“Amazon is definitely serious about delivering its goods by an autonomous air force.”–Steven Levy
Autonomous cars. Self-navigating boats. Self-flying drones. Ah, if only there was a self-writing blog; I would sleep in more often. The vehicles of the future are all over the news this week. Let’s catch up.
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Future Transport (autonomous, electric, etc.)–According to Bloomberg New Energy Finance, 80% of the world’s urban buses will be electric by 2040. They also see 28% of all new car sales as electric by 2030.
–In December 2015, the FAA announced rules to require all flying drones over a certain size to be registered. Now a new report, also from Bloomberg, suggests that they want to take the regulations a step further, and require license plates.
—MIT, ever in the forefront of just about everything and anything autonomous and robotic, has a new invention. It’s a 3-D printed autonomous boat. The hope is it might help clear up urban road congestion. No mention yet of urban waterway congestion, though.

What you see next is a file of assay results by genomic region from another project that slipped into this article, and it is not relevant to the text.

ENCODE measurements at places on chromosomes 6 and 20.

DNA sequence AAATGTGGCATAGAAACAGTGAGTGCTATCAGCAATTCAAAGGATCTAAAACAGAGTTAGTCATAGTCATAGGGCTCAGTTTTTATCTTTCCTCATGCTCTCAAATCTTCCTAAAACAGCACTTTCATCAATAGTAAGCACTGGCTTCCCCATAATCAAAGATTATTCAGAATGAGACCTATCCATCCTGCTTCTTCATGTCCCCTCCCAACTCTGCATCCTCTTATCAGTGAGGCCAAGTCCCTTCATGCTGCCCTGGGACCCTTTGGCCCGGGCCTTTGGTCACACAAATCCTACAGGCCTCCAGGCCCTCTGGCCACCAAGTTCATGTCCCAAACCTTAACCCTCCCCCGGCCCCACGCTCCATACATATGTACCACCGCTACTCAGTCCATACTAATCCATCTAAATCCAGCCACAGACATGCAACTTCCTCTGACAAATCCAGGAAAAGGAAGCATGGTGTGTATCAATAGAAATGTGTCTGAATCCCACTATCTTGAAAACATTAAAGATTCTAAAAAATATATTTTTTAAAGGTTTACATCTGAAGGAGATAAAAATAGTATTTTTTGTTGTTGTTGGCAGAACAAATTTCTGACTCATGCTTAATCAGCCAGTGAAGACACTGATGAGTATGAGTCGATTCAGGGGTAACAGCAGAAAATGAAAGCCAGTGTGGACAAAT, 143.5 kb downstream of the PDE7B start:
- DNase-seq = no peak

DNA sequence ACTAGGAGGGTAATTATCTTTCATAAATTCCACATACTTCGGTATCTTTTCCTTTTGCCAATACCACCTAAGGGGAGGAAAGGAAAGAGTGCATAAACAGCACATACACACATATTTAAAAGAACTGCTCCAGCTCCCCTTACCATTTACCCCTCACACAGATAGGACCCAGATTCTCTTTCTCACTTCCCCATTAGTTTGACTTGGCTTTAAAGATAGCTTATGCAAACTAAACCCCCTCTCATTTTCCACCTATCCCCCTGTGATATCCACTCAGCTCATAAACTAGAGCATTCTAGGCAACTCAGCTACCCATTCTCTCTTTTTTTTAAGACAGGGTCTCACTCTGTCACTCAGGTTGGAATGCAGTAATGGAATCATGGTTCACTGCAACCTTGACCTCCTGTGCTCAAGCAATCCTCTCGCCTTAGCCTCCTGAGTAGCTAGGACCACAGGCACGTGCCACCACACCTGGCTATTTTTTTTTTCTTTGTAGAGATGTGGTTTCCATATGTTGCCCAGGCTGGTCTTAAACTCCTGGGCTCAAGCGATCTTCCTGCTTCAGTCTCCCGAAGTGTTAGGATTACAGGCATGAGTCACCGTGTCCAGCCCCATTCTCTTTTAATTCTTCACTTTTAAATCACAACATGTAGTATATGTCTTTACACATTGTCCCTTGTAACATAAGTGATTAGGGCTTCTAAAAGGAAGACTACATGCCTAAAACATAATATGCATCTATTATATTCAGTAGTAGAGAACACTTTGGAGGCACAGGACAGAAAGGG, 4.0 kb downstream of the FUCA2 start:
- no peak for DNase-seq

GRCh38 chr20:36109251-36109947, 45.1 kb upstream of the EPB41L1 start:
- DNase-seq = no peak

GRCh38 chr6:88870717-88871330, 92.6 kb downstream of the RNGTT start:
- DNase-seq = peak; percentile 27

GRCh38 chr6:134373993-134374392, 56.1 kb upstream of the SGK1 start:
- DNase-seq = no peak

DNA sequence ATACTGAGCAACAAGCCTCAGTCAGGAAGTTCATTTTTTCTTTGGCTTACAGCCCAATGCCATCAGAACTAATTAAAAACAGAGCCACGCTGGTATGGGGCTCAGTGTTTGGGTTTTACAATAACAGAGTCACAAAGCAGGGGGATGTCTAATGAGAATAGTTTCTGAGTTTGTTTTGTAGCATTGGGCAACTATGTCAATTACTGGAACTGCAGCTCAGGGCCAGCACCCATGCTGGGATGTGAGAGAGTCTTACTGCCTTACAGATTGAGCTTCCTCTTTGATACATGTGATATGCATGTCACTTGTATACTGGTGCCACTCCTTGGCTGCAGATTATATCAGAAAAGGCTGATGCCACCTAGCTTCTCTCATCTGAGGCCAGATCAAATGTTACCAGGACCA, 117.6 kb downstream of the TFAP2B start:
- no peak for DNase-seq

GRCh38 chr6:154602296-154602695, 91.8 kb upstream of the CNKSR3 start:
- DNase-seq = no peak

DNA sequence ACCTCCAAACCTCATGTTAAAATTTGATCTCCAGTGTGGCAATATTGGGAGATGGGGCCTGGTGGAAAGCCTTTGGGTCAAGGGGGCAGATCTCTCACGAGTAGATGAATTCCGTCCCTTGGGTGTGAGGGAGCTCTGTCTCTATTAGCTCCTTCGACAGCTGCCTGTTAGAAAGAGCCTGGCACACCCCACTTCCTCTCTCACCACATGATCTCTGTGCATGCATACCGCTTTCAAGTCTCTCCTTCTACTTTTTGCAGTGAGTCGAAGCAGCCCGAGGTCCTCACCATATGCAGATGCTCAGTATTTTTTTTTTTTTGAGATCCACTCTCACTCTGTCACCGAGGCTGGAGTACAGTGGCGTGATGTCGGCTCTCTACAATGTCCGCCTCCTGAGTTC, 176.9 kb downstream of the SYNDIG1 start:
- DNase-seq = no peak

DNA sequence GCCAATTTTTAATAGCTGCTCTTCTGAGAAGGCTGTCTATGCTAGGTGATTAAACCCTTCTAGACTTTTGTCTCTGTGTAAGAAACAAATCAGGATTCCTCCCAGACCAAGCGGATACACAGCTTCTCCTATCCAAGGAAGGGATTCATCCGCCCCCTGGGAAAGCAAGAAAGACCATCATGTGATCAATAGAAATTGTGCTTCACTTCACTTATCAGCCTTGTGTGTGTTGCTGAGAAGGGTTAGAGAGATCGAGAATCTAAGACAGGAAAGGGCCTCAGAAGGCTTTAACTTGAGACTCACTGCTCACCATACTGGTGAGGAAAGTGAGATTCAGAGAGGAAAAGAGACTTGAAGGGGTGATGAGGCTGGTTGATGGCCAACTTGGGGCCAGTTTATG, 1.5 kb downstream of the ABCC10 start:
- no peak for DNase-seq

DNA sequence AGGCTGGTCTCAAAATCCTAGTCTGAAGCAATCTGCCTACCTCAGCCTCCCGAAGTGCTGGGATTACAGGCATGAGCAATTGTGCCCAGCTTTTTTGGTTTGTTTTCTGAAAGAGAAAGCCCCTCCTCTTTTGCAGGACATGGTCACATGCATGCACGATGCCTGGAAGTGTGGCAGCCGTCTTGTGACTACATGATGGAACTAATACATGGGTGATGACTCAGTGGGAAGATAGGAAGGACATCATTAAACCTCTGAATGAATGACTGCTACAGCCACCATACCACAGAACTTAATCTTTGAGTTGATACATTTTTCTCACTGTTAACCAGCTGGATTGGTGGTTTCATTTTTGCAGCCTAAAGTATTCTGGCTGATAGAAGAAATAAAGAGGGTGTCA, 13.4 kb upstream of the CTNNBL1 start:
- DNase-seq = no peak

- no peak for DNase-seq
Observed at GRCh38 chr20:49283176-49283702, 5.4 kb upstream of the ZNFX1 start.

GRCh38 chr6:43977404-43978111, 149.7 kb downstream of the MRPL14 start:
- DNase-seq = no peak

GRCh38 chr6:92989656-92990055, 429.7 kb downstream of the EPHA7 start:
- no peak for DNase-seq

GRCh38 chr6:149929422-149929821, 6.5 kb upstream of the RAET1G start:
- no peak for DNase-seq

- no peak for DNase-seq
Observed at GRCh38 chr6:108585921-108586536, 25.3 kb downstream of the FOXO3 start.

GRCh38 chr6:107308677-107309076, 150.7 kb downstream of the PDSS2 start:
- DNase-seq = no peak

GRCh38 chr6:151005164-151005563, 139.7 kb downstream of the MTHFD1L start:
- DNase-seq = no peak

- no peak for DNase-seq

–While we’re talking about MIT, they have a new technology for drones, too. Its a virtual reality environment to train drones to maneuver through obstacles without putting the real world at risk.
–Mark Zuckerberg and Elon Musk don’t see eye-to-eye on the existential threats of artificial intelligence. But they do agree on the life-saving potential of A.I. when used to power self-driving cars.
Space Commerce–Elon Musk aims big; even too big, at times. But when it comes to space commerce, his SpaceX company is apparently achieving big. An analysis by Next Big Future finds that his Falcon 9 and Falcon Heavy rockets may be as much as 15 years ahead of other competitors is the commercial space race, and as much as 10 years ahead of China’s space agency.
Privacy–Facebook is apparently playing a proverbial “both sides against the middle” when it comes to talking privacy with the government. On the one hand, Mark Zuckerberg promises congress and the EU parliament better safeguards of user data privacy. On the otherhand, he’s selling facial recognition technology to law enforcement agencies